Kylie and Kendall Jenner have sparked controversy online for a series of T-shirts featuring their faces next to famous images of musicians like Ozzy Osbourne and Tupac Shakur.
The shirts, which were sold for $125 at retail and online outlets and described as "one of a kind," included one with an image of rappers Tupac and the Notorious B.I.G. with a picture of Kendall transposed on top of it, and a shirt with a picture of Tupac with Kendall and Kylie's initials over it, according to CNN.
Violetta Wallace, the mother of B.I.G. (born Christopher Wallace), responded to the shirts with outrage, WPXI reports. The rapper was killed in a drive-by shooting in 1997.
"I am not sure who told [Kylie and Kendall] they had the right to do this," Violetta wrote in an Instagram post. "The disrespect of these girls to not even reach out to me or anyone connected to the estate baffles me. I have no idea why they feel they can exploit the deaths of 2pac and my son Christopher to sell a t-shirt. This is disrespectful, disgusting, and exploitation at its worst!!!"
Ozzy Osbourne's wife Sharon Osbourne also spoke out against the shirts on Twitter.
"Girls, you haven't earned the right to put your face with musical icons," wrote Sharon. "Stick to what you know... lip gloss."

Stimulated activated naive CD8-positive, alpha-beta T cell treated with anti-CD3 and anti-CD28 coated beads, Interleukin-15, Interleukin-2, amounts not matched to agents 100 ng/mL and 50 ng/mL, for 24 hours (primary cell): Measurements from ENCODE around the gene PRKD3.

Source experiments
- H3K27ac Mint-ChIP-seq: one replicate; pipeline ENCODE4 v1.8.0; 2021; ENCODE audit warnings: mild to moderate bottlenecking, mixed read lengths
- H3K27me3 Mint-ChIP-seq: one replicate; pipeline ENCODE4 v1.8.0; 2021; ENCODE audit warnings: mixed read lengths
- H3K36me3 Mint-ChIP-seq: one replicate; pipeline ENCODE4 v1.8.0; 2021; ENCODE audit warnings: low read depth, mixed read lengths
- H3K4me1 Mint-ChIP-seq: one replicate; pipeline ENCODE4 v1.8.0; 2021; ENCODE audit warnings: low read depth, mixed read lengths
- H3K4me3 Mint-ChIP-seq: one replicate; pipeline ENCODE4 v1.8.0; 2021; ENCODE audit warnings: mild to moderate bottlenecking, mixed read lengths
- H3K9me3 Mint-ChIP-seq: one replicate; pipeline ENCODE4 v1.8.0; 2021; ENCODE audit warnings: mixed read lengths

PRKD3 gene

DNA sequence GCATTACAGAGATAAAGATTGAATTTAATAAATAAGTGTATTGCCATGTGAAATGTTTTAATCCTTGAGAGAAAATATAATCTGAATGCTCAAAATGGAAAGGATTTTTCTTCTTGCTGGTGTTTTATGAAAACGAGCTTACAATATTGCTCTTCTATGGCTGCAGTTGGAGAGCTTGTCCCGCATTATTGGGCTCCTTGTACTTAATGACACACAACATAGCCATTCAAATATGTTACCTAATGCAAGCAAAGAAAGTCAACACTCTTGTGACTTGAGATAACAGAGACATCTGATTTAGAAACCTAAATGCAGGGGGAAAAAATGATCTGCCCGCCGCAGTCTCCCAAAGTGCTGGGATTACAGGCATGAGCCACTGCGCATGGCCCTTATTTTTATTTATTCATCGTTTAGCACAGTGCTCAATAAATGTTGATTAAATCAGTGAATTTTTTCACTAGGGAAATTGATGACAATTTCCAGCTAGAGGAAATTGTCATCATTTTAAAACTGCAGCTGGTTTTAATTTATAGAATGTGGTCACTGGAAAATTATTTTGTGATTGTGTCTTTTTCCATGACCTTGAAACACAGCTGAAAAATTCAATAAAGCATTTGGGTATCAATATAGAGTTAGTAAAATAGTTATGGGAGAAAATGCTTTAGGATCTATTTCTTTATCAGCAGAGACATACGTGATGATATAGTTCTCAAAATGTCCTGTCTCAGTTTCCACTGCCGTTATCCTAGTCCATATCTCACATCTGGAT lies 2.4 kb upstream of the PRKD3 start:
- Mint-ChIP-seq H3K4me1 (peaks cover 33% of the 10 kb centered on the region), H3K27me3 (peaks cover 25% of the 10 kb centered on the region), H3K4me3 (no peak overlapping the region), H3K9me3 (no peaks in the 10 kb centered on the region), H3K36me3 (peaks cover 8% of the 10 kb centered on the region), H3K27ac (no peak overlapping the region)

Social media users were also shocked by the shirts.
"I am #DEAD that Kendall + Kylie put their family's initials on a Tupac shirt and are selling it for $125," said one Twitter user.
"The amount of disrespect is shocking," added another.
The sisters removed the T-shirts from stores and issued an apology over the incident.
"These designs were not well thought out and we deeply apologize to anyone that has been upset and/or offended, especially to the families of the artists," wrote Kendall in a statement posted to Twitter. "We are huge fans of their music and it was not our intention to disrespect these cultural icons in any way."
"The T-shirts have been pulled from retail and all images have been removed," the statement continued. "We will use this opportunity to learn from these mistakes and again, we are very sorry."
The incident isn't the first time Kendall has sparked outrage online. In April, Pepsi released an ad featuring Kendall in a protest, which was criticized for being tone-deaf and attempting to exploit the Women's March on Washington and the Black Lives Matter movement, Wired reports.
"Pepsi was trying to project a global message of unity, peace and understanding. Clearly, we missed the mark and apologize," said Pepsi in a statement after the ad received backlash online. "We did not intend to make light of any serious issue."
According to celebrity brand strategist Phil Pallen, the controversy over the shirts might briefly cause outrage at the sisters, but "no one's going to stop reporting on Kendall or Kylie because of this issue, or the next one, or the one after that."
"There's no such thing as bad press, and sadly, this is a perfect example of it. They continue to misstep, fuel the media, apologize, be rewarded with attention, and then do it all over again," said Pallen. "Think about how much businesses would pay for this kind of media and PR placement. The Jenner sisters keep pushing boundaries simply because they're rewarded for it."